"The Motley Fool aims to build a strong investment community, which it does by providing a variety of resources: the website, books, a newspaper column, a radio [show], and [newsletters]," wrote (the clearly insightful and talented) money reporter Kathleen Elkins. "This site has something for every type of investor, from basic lessons for beginners to investing commentary on mutual funds, stock sectors, and value for the more advanced."

Our mission at The Motley Fool is to help the world invest better, so it's nice to receive that kind of recognition. It lets us know we're doing our job.

Whether that's helping the entirely uninitiated overcome their fear of stocks all the way to offering clear and successful guidance on complicated-sounding options trades, we want to provide our readers with a boost to the next step on their journey to financial independence.

Articles and beyond

As Business Insider wrote, there are a number of resources available from the Fool for investors of all levels and styles.

In addition to the dozens of free articles we publish every day on our website, I want to highlight two must-see spots in your tour of fool.com.

For the beginning investor

Investing can seem like a Big Deal to those who have yet to buy their first stock. Many investment professionals try to infuse the conversation with jargon in order to deter individual investors from tackling it on their own (and to justify their often sky-high fees).

But the individual investor can beat the market. The real secret to investing is that it doesn't take tons of money, endless hours, or super-secret formulas that only experts possess.

That's why we created a best-selling guide that walks investors-to-be through everything they need to know to get started. And because we're so dedicated to our mission, we've made that available for free.

If you're just starting out (or want to help out someone who is), go to www.fool.com/beginners, drop in your email address, and you'll be able to instantly access the quick-read guide ... for free.

For the listener

Whether it's on the stationary exercise bike or during my daily commute, I spend a lot of time going nowhere. But I've found a way to make that time benefit me.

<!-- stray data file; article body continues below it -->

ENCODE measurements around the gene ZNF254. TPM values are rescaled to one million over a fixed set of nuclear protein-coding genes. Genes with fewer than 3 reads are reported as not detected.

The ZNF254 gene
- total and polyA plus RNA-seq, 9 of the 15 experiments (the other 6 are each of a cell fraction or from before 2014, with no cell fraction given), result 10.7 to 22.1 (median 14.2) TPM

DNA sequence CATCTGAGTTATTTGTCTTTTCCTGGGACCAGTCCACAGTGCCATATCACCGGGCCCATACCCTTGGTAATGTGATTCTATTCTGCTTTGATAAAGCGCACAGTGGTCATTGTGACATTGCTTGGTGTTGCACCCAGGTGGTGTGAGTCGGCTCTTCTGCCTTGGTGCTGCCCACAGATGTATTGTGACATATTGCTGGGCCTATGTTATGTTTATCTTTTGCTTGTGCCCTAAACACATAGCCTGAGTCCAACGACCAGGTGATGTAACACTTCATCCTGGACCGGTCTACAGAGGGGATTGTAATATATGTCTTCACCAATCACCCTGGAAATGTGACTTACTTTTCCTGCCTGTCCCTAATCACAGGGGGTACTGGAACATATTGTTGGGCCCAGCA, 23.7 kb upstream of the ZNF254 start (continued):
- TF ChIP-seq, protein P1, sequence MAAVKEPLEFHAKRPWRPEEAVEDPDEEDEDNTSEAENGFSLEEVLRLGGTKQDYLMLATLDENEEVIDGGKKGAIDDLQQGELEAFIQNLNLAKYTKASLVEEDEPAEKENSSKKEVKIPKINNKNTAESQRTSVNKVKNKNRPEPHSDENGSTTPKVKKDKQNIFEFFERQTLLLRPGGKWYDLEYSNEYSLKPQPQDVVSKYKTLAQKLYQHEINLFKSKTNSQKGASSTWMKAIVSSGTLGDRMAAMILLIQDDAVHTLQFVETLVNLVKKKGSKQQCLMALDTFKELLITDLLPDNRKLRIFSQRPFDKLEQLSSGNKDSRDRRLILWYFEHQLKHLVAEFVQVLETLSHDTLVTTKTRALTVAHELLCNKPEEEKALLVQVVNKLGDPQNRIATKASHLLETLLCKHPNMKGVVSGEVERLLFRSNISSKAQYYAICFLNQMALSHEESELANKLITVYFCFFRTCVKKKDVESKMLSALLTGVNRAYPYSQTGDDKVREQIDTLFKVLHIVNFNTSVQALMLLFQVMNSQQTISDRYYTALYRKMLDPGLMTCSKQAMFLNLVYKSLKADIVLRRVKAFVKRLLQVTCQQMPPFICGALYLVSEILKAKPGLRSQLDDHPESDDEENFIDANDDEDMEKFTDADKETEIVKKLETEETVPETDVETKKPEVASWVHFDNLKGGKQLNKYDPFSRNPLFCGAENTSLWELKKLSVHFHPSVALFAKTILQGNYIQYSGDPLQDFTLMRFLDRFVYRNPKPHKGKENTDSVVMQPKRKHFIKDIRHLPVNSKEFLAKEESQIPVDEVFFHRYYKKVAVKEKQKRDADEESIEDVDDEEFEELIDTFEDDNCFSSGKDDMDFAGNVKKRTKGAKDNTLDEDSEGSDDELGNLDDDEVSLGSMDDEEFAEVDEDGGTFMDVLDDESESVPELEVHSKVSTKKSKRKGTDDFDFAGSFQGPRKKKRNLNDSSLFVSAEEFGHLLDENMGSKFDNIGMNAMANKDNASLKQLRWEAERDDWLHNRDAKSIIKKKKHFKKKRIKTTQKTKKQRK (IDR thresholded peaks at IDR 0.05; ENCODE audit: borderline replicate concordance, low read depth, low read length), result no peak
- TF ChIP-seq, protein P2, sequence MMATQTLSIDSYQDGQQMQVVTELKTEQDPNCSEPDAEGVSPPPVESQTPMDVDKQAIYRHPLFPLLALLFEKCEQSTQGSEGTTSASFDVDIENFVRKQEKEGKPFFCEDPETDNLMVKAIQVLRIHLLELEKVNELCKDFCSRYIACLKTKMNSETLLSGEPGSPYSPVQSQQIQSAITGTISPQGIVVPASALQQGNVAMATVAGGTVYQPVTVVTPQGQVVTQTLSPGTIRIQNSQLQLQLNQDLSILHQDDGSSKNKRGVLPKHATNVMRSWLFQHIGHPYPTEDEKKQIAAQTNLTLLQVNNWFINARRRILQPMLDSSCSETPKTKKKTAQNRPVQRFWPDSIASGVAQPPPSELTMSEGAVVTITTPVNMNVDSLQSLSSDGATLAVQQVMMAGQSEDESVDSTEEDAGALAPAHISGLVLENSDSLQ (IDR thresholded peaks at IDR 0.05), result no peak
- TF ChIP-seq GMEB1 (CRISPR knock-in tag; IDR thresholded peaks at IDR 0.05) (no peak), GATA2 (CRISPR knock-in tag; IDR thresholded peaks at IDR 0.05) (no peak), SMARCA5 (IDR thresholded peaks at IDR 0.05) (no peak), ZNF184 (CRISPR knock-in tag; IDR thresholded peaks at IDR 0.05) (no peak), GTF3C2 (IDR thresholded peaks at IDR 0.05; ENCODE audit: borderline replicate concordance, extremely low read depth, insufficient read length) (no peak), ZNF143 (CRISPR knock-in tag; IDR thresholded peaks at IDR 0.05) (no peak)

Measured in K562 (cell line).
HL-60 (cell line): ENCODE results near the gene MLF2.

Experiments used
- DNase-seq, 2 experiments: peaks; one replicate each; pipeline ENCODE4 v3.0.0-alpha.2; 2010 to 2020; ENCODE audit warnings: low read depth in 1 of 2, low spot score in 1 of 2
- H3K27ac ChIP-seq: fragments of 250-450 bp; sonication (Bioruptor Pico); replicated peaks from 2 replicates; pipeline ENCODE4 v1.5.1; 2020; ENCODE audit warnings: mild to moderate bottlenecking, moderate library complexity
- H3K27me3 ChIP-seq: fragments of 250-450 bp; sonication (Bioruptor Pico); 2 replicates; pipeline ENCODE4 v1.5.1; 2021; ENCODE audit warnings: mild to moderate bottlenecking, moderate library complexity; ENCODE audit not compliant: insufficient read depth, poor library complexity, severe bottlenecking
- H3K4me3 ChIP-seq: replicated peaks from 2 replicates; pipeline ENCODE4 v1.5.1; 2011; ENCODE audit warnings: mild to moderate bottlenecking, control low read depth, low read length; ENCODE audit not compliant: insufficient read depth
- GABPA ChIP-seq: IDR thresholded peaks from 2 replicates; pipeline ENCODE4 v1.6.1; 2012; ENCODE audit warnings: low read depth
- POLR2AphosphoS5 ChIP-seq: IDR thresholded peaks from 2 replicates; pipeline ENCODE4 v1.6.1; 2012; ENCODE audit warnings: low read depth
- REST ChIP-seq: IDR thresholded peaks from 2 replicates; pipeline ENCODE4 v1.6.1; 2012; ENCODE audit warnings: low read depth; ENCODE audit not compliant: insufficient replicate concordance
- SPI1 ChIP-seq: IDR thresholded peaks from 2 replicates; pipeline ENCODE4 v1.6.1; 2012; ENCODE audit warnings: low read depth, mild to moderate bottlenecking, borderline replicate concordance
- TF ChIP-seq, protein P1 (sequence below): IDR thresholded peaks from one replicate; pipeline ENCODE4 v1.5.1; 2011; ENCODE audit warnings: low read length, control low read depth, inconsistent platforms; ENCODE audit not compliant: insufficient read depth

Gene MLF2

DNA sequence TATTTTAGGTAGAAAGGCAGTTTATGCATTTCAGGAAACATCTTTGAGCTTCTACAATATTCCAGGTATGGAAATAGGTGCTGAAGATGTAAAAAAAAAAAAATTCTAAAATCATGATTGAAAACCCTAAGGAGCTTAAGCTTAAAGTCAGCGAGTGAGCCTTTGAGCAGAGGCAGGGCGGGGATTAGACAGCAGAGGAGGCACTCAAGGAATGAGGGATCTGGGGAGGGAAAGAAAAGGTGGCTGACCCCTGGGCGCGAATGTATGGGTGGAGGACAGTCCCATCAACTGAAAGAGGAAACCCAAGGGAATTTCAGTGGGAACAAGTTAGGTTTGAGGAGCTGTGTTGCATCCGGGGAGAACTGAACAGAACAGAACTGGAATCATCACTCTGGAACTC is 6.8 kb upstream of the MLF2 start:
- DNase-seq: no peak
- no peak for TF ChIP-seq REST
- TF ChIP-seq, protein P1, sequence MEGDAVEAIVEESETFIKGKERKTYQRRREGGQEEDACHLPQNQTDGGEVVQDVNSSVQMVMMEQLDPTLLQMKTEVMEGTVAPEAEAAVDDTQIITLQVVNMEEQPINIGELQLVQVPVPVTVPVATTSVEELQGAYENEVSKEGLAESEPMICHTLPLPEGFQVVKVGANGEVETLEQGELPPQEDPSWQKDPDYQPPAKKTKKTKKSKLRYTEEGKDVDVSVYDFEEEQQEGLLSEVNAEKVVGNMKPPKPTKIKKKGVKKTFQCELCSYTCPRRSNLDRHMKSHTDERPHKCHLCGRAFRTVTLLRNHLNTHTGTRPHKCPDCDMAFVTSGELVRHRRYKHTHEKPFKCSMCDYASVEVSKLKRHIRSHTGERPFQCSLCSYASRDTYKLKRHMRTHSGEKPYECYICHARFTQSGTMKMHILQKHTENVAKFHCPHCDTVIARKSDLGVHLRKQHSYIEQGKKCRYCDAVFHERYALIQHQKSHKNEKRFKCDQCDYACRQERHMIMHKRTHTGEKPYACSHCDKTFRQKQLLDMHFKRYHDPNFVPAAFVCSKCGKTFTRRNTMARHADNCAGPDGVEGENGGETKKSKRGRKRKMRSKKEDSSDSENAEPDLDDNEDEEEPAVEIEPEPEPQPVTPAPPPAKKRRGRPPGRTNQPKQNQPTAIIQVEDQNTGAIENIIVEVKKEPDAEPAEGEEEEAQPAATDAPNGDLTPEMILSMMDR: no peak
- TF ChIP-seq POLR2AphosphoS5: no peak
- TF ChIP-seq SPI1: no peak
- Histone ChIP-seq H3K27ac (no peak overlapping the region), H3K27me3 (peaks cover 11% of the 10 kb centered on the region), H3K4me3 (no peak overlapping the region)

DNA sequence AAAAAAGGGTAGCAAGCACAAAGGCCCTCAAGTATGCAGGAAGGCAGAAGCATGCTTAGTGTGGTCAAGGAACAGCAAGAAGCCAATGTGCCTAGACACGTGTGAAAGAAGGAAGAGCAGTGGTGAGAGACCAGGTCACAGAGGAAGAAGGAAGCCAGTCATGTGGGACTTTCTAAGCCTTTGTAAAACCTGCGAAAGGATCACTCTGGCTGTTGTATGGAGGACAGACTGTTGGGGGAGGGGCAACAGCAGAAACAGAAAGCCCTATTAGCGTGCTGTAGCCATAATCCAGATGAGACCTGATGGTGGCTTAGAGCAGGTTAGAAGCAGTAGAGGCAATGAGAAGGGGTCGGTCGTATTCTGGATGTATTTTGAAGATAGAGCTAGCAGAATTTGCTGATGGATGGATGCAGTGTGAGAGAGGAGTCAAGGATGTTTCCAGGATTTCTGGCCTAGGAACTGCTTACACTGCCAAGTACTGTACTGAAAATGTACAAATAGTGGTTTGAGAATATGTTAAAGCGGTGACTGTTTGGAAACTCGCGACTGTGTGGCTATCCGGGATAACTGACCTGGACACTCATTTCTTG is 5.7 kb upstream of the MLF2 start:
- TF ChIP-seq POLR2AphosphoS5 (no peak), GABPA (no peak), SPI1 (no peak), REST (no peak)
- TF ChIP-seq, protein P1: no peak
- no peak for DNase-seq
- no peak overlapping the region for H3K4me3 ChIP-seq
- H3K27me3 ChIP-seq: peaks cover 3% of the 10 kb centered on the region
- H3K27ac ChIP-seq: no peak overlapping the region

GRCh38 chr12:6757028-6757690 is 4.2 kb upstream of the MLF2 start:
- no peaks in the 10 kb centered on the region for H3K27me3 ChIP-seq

The Motley Fool offers five podcasts that I refer to as "binge-worthy financial information."

Motley Fool Money features a team of our analysts discussing the week's top business and investing stories, interviews, and an inside look at the stocks on our radar. It's also featured on several dozen radio stations across the country.

The hosts of Motley Fool Answers challenge the conventional wisdom on life's biggest financial issues to reveal what you really need to know to make smart money moves.

David Gardner, co-founder of The Motley Fool, is among the most respected and trusted sources on investing. And he's the host of Rule Breaker Investing, in which he shares his insights into today's most innovative and disruptive companies ... and how to profit from them.

Market Foolery is our daily look at stocks in the news, as well as the top business and investing stories.

And Industry Focus offers a deeper dive into a specific industry and the stories making headlines. Healthcare, technology, energy, consumer goods, and other industries take turns in the spotlight.

They're all informative, entertaining, and eminently listenable ... and I don't say that simply because the hosts all sit within a Nerf-gun shot of my desk. Rule Breaker Investing and Answers contain timeless advice, so you might want to go back to the beginning with those. The other three take their cues from the market, so you'll want to listen to the most recent first. All are available at www.fool.com/podcasts.

But wait, there's more

The book and the podcasts – both free ... both awesome – also come with an ongoing benefit. If you download the book, or if you enter your email address in the magical box at the podcasts page, you'll get ongoing market coverage sent straight to your inbox.

Investor Insights is valuable and enjoyable coverage of everything from macroeconomic events to investing strategies to our analyst's travels around the world to find the next big thing. Also free.

Get the book. Listen to a podcast. Sign up for Investor Insights. I'm not saying that any of those things will make you rich ... but Business Insider seems to think so.


Compare Brokers